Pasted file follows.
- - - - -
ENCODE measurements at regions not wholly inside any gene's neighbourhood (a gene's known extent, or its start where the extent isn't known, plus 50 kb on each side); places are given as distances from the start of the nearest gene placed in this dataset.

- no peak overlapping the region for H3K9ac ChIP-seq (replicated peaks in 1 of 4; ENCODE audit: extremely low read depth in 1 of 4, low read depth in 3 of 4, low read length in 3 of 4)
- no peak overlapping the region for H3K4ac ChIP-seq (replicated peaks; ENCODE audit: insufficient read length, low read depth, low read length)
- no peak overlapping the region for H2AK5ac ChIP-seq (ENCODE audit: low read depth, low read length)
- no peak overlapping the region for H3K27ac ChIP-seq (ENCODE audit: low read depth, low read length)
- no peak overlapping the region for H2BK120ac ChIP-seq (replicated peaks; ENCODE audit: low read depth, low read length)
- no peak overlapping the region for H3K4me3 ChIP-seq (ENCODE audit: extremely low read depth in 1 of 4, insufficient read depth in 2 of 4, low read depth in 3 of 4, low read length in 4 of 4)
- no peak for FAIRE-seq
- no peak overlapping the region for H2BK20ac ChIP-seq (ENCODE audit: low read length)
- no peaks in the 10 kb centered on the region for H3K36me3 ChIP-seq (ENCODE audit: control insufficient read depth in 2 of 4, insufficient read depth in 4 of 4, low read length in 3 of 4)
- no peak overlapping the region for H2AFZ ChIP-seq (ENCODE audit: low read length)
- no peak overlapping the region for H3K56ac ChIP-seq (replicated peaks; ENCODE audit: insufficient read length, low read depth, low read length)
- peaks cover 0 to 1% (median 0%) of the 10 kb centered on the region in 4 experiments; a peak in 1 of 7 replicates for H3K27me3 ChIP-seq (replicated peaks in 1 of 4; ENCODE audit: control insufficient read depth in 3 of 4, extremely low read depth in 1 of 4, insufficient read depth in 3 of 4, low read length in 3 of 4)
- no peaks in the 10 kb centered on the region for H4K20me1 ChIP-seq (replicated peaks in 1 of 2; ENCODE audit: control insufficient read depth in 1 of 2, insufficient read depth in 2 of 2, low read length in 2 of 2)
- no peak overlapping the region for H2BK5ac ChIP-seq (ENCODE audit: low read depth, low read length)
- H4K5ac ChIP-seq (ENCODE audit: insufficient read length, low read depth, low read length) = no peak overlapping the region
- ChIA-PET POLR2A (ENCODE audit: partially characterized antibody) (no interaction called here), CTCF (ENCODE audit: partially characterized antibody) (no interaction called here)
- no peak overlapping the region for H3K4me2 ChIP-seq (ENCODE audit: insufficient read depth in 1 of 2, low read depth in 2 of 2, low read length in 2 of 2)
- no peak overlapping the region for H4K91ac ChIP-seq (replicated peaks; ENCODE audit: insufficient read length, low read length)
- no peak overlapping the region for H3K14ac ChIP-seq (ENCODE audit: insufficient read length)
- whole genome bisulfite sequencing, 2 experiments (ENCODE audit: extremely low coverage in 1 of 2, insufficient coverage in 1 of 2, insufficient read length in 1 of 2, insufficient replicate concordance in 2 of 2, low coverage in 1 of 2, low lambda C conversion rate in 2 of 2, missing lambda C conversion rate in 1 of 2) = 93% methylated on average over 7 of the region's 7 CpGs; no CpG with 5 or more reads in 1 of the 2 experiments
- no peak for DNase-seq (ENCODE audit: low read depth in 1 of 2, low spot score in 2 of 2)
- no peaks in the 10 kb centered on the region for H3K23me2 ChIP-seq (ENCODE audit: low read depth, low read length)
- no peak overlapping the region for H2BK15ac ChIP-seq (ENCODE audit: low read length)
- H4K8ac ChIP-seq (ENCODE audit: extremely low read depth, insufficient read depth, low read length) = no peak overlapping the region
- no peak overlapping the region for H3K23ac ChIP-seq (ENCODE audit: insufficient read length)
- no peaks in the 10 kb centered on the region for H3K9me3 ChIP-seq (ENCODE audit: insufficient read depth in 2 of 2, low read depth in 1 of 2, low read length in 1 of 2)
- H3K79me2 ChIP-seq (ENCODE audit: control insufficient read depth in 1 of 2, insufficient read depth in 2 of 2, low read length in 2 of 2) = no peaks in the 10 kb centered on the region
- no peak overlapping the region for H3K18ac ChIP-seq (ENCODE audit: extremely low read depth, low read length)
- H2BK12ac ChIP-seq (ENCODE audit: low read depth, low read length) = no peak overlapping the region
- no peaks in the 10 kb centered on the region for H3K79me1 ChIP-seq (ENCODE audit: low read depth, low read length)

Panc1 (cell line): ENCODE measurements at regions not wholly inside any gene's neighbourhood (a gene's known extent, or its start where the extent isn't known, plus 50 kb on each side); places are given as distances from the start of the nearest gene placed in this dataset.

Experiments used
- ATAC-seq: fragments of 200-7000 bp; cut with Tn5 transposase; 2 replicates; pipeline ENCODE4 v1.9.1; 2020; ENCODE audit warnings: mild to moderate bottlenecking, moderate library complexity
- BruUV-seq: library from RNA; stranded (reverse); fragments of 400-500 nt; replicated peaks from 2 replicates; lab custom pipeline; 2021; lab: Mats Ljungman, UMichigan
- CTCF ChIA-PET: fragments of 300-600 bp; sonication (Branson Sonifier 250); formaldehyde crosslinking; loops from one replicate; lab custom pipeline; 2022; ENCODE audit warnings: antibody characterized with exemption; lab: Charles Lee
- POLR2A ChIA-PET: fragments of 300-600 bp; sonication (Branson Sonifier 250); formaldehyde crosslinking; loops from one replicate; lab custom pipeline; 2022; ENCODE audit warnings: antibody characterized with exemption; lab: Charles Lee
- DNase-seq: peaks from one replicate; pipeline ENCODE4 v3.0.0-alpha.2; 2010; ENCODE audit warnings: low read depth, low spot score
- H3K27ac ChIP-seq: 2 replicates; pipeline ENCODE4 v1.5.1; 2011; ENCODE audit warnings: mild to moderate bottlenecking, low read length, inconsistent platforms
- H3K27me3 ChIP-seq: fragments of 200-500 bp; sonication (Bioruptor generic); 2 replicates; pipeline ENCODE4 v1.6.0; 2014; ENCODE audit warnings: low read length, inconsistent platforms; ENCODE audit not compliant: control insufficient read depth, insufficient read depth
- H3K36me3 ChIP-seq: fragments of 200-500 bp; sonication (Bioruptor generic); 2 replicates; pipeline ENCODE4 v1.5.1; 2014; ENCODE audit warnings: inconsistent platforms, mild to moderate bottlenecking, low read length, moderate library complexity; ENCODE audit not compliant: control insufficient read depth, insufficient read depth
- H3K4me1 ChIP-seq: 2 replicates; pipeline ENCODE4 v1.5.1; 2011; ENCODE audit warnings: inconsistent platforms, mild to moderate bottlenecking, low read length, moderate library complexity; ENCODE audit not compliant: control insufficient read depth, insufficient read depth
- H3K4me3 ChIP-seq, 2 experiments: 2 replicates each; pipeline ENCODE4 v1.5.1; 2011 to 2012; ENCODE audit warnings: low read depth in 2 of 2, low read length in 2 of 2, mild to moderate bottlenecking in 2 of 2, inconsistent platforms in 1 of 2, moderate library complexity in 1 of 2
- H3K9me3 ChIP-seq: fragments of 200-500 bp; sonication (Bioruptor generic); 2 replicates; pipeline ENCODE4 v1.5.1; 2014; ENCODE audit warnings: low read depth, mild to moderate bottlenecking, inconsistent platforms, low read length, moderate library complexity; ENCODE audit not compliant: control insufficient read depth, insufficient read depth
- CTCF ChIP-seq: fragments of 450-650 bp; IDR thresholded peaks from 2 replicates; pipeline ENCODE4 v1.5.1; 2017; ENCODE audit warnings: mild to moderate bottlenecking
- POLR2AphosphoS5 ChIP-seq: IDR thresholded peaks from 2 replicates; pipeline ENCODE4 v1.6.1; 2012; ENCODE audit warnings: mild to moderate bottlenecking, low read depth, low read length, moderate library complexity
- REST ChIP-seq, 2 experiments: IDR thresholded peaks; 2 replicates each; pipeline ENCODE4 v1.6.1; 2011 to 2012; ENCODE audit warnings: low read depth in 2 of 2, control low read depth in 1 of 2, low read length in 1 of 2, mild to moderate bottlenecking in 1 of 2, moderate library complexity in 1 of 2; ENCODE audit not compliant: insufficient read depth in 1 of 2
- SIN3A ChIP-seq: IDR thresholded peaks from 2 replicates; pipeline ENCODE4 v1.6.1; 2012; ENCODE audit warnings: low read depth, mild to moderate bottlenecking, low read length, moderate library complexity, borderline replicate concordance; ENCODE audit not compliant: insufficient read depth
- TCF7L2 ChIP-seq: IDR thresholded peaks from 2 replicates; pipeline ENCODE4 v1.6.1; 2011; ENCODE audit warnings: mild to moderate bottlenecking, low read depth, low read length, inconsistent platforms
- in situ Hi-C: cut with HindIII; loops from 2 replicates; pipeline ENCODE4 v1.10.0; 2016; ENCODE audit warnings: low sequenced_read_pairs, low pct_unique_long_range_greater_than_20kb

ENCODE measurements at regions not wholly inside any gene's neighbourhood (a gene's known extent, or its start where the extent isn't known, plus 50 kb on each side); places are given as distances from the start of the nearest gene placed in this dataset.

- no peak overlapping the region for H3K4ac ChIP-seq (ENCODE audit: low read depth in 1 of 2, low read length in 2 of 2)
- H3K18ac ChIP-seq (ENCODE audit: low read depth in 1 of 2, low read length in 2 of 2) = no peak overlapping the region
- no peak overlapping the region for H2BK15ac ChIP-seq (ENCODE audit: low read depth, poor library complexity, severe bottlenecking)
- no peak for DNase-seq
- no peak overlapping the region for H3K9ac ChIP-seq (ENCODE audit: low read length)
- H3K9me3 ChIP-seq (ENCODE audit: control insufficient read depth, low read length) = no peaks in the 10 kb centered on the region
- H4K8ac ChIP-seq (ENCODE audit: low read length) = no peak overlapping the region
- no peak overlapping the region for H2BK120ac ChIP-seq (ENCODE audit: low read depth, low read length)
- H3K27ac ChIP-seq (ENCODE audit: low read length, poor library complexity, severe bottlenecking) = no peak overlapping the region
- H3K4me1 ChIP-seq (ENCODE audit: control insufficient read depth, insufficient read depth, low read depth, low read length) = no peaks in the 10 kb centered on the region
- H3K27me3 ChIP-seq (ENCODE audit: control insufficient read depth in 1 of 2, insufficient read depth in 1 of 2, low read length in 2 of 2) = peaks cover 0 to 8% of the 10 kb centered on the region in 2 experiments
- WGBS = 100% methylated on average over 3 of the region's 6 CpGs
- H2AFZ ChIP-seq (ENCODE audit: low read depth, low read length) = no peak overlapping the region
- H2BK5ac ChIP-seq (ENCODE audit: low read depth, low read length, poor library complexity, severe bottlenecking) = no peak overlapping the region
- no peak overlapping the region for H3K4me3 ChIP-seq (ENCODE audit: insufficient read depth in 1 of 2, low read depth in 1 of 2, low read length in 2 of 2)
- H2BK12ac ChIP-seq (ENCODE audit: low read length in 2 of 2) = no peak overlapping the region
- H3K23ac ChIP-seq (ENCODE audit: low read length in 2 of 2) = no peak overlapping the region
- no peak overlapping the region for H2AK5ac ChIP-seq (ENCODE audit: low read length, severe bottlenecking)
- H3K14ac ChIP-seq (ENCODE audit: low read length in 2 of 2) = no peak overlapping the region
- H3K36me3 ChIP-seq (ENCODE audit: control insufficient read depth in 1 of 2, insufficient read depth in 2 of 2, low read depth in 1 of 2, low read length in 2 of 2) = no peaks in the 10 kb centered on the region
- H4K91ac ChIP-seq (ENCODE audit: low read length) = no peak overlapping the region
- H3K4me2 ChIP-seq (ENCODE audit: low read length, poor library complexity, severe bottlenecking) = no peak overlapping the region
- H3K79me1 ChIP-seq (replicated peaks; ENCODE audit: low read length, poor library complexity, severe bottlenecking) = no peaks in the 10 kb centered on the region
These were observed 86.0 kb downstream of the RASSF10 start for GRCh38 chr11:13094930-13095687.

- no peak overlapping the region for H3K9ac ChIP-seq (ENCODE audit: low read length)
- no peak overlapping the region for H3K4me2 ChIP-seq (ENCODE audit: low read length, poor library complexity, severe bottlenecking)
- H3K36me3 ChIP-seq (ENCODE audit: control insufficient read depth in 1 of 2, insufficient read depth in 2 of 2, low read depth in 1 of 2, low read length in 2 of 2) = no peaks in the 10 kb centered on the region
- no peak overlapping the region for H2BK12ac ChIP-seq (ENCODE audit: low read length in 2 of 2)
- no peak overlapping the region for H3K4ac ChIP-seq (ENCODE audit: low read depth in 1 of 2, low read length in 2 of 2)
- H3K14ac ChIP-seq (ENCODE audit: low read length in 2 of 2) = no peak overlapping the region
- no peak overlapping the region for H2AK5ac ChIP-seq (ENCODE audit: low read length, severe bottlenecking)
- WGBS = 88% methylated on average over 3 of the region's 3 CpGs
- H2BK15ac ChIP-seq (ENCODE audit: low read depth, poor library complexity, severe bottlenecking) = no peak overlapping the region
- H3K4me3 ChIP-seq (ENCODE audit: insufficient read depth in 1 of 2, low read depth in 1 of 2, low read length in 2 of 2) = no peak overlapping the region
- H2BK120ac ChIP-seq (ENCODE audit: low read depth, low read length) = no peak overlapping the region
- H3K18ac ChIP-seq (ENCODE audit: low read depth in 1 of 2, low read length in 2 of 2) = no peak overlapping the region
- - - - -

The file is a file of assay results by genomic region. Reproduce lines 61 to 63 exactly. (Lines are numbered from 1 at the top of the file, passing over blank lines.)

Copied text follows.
- H3K4me1 ChIP-seq (ENCODE audit: control insufficient read depth, insufficient read depth, low read depth, low read length) = no peaks in the 10 kb centered on the region
- H3K27me3 ChIP-seq (ENCODE audit: control insufficient read depth in 1 of 2, insufficient read depth in 1 of 2, low read length in 2 of 2) = peaks cover 0 to 8% of the 10 kb centered on the region in 2 experiments
- WGBS = 100% methylated on average over 3 of the region's 6 CpGs